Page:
Task & Purpose | Afghanistan left a ‘moral injury’ on American veterans. Here’s how they can start healing
I was fixated on the footage coming out of Kabul on August 15, 2021, when my phone rang. Jane Horton lost her husband, Chris, in Afghanistan in 2011. She’s one of the most resilient women I know, someone who turned her grief into an active campaign of support for Afghanistan veterans and our mission there. But she was sobbing as she watched what I was watching: “My husband, those that died, and all of you guys don’t deserve to be tied to this bullshit. You were there to serve your country and give your lives if asked. I feel like my heart has been ripped out all over again.”
When I turned down battalion command and retired from the Army in 2013, disgusted with the wrong-headed strategy in Afghanistan and the careerism of senior military leaders that allowed it, I thought I had put Afghanistan behind me. But suddenly it was all I could think about.
We were cutting and running, leaving behind so many Afghans we had promised to stand beside. This betrayal was felt throughout the service community. More than three million Americans served in the Global War on Terror. They and their families shed blood, sweat, and tears. “What was it all for?” so many were wondering.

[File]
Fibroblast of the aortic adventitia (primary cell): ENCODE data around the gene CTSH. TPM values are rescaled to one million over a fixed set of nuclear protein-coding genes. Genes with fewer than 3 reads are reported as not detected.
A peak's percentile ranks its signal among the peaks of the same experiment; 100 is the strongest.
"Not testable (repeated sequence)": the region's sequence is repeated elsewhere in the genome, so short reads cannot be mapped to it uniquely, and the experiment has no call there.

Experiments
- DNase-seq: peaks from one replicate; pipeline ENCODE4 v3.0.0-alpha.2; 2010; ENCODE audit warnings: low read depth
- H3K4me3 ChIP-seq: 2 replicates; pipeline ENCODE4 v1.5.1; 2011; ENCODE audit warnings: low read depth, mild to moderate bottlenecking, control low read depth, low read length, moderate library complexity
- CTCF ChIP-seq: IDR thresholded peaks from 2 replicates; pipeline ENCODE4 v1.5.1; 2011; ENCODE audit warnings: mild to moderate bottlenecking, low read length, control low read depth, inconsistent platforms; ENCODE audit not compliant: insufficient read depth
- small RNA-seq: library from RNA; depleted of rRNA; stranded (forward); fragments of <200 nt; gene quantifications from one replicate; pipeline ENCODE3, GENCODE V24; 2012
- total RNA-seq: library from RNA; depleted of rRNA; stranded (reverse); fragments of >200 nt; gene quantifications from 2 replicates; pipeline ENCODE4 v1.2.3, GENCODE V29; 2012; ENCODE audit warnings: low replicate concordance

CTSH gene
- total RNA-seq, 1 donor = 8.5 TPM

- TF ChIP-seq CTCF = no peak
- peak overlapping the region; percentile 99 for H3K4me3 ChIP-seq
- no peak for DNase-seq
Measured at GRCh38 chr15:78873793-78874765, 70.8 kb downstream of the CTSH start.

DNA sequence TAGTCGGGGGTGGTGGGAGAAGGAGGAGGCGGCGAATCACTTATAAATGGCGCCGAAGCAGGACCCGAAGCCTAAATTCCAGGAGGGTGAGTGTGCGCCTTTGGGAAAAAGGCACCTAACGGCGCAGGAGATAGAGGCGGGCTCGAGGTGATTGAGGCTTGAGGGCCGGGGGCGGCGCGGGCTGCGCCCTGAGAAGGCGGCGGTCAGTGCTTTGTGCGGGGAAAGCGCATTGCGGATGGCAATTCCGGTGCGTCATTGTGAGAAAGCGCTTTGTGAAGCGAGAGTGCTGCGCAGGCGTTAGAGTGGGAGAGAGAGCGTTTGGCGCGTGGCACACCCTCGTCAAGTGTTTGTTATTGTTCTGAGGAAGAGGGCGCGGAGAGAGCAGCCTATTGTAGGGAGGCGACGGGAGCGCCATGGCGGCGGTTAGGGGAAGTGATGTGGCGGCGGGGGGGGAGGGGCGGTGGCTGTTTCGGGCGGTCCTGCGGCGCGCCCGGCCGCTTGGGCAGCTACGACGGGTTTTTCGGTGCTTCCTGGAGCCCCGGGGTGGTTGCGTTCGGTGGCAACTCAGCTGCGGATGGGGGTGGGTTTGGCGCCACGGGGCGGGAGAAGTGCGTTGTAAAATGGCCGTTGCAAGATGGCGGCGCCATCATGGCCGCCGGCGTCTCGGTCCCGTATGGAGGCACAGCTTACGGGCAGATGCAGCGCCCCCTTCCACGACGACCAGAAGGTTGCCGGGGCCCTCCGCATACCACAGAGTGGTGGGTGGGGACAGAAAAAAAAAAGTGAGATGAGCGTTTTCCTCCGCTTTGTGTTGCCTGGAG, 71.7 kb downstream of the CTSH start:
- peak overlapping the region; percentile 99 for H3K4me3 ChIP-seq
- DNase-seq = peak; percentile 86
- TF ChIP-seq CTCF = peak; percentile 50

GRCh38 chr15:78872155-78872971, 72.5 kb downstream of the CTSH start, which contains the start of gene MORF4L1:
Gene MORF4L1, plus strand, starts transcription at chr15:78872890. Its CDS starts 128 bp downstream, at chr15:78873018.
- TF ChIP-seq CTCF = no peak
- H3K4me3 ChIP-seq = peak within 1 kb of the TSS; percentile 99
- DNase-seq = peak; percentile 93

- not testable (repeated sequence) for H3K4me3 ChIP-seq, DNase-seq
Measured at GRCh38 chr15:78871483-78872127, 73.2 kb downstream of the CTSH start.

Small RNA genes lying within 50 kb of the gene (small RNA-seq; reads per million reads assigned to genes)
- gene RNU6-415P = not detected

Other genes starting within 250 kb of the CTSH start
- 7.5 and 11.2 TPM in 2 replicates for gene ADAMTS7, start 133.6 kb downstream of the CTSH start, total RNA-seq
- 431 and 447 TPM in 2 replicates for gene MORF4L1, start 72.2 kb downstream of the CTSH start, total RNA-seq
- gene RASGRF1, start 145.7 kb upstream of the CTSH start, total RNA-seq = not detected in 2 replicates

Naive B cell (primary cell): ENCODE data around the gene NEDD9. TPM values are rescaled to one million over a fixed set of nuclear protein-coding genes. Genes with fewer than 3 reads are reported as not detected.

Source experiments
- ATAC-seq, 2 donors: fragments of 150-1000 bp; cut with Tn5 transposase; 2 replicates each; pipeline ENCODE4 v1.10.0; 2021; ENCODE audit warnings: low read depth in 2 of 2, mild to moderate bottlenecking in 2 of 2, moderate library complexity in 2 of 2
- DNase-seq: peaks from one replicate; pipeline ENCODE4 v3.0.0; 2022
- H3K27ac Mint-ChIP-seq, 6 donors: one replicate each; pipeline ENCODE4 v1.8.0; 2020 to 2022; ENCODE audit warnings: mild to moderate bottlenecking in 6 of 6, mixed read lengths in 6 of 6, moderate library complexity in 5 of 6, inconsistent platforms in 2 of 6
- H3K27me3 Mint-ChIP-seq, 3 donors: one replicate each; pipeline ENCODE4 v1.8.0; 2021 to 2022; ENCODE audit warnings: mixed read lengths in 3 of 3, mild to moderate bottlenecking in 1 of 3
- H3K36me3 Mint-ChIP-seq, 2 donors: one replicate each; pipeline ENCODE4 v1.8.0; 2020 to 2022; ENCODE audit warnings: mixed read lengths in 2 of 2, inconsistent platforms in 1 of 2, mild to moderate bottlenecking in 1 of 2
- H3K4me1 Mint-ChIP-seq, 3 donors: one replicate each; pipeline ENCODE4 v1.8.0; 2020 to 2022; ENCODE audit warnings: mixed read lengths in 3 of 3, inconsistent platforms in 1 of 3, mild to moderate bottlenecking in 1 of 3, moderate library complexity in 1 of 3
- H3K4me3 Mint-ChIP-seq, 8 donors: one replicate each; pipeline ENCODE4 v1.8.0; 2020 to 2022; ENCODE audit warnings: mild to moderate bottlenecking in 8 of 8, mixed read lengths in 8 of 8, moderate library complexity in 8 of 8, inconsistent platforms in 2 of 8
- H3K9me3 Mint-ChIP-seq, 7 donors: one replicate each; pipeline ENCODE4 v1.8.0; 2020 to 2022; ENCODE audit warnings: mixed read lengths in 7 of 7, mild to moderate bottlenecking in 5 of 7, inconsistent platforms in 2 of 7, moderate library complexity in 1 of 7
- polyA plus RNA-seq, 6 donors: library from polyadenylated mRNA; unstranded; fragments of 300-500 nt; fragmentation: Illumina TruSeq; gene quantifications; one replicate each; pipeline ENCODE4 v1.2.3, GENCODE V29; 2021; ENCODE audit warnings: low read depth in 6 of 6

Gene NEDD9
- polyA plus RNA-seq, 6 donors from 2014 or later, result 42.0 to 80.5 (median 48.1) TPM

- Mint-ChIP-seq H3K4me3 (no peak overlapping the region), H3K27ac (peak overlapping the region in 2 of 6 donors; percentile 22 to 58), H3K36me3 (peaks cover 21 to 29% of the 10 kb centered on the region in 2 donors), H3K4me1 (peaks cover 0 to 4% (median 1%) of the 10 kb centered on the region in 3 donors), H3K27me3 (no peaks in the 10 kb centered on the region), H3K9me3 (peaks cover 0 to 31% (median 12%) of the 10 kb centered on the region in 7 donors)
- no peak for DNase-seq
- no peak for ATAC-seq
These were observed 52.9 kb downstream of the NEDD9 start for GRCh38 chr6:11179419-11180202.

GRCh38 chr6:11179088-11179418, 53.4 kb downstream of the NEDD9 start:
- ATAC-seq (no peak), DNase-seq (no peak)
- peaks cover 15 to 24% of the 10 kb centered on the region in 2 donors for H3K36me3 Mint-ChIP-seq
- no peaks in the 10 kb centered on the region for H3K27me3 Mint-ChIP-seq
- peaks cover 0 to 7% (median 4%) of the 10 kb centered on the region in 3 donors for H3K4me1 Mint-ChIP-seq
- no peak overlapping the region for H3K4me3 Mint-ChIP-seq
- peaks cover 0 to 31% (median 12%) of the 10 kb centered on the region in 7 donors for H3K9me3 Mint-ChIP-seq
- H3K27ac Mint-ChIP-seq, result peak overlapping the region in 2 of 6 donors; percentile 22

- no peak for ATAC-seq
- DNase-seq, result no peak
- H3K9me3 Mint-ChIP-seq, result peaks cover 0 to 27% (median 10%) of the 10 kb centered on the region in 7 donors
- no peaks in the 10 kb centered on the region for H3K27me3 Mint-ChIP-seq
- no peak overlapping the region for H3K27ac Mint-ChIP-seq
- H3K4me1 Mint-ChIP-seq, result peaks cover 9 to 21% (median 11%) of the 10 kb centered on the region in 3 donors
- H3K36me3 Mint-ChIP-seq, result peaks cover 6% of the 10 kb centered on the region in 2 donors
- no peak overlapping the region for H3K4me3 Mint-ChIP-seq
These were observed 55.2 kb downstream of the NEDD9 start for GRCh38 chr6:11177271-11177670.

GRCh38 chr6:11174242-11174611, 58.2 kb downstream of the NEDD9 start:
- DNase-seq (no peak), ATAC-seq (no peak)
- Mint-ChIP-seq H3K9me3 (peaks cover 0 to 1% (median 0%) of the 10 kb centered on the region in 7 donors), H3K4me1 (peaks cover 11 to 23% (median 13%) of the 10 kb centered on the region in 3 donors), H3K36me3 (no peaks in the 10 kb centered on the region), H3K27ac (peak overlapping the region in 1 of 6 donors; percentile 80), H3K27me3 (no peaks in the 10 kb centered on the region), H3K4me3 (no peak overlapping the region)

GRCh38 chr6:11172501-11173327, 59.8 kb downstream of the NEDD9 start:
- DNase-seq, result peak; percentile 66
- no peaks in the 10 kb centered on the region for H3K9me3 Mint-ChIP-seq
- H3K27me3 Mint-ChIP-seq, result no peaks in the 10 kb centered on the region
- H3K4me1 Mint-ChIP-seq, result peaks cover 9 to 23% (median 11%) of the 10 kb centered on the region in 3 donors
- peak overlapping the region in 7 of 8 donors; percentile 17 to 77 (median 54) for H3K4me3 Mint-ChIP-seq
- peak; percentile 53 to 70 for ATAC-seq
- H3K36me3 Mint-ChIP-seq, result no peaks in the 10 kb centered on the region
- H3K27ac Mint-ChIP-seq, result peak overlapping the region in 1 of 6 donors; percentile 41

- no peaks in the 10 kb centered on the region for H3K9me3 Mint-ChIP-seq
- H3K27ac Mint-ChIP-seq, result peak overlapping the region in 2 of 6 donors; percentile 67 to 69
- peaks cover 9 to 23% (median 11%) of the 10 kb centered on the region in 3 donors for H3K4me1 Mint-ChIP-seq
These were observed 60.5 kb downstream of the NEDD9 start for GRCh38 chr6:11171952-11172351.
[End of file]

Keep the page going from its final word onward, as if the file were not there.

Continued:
The motto of the Special Forces is De Oppresso Liber, which means “to free the oppressed.” But as Green Beret Master Sgt. Geoff Dardia told me, “Rather than liberate the oppressed, I feel like we oppressed the liberated.”
Nearly a year after the abandonment of Afghanistan, many veterans are still trying to honor America’s promise to the Afghan people, trying to help their partners survive the brutal Taliban takeover. They have depleted their checking accounts and cashed out their 401Ks. Ben Owen, a veteran helping Afghans find a safe passage with his non-profit Flanders Fields said to me, “Even my kids’ college funds have been wiped out trying to help with this mess.”
Read more from Scott Mann on Task & Purpose